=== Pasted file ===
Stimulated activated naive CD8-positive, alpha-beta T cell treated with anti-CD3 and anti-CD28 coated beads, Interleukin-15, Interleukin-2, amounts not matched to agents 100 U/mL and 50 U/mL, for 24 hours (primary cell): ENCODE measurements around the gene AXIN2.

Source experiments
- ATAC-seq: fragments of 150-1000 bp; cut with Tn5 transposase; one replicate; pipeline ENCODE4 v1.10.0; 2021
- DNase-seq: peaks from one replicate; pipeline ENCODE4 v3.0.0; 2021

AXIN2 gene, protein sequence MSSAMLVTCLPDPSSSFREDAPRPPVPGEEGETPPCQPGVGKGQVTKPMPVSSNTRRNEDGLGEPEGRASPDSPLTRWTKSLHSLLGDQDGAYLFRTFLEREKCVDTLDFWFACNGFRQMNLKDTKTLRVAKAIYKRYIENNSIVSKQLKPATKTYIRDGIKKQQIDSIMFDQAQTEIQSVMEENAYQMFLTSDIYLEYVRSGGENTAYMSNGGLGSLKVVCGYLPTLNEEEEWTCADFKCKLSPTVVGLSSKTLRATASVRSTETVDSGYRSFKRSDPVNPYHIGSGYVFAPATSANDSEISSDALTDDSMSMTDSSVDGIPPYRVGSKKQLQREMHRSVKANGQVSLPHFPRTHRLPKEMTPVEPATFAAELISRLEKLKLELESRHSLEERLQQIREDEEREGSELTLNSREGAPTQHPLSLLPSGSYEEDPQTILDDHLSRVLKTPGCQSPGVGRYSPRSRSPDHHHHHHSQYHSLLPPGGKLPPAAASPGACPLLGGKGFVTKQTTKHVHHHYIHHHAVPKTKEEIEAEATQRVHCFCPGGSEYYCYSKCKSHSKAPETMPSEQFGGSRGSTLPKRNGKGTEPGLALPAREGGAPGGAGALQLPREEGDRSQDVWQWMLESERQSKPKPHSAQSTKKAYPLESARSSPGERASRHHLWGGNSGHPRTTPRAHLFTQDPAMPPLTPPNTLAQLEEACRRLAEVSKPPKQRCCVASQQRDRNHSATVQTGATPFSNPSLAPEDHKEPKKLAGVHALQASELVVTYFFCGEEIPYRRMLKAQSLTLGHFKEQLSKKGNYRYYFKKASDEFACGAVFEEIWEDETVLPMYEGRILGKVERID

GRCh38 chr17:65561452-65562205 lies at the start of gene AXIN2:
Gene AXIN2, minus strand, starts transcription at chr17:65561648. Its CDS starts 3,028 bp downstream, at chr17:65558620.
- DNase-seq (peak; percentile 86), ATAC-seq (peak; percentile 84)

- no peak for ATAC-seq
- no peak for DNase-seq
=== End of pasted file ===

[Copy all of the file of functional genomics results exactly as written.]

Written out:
Stimulated activated naive CD8-positive, alpha-beta T cell treated with anti-CD3 and anti-CD28 coated beads, Interleukin-15, Interleukin-2, amounts not matched to agents 100 U/mL and 50 U/mL, for 24 hours (primary cell): ENCODE measurements around the gene AXIN2.

Source experiments
- ATAC-seq: fragments of 150-1000 bp; cut with Tn5 transposase; one replicate; pipeline ENCODE4 v1.10.0; 2021
- DNase-seq: peaks from one replicate; pipeline ENCODE4 v3.0.0; 2021

AXIN2 gene, protein sequence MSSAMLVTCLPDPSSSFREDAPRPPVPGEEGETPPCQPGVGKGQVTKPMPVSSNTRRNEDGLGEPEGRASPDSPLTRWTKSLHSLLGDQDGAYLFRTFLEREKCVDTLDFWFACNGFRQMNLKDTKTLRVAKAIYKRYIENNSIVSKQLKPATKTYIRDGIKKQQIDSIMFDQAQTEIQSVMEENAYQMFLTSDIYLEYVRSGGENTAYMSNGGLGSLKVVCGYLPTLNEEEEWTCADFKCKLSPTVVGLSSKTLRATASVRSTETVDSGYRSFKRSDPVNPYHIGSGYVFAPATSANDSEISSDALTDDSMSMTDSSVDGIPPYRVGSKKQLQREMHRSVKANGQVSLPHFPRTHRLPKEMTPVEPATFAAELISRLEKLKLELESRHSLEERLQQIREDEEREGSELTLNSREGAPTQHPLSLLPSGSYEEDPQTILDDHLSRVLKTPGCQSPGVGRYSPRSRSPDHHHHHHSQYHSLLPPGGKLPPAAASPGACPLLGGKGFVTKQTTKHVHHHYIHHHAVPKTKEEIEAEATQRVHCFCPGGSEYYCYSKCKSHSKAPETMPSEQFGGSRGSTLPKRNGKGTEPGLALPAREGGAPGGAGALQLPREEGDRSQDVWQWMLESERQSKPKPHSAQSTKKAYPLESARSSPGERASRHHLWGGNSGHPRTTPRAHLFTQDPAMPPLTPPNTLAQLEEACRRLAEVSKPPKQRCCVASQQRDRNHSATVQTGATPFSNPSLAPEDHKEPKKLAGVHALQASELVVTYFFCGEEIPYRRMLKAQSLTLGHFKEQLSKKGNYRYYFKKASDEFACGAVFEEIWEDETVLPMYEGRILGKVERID

GRCh38 chr17:65561452-65562205 lies at the start of gene AXIN2:
Gene AXIN2, minus strand, starts transcription at chr17:65561648. Its CDS starts 3,028 bp downstream, at chr17:65558620.
- DNase-seq (peak; percentile 86), ATAC-seq (peak; percentile 84)

- no peak for ATAC-seq
- no peak for DNase-seq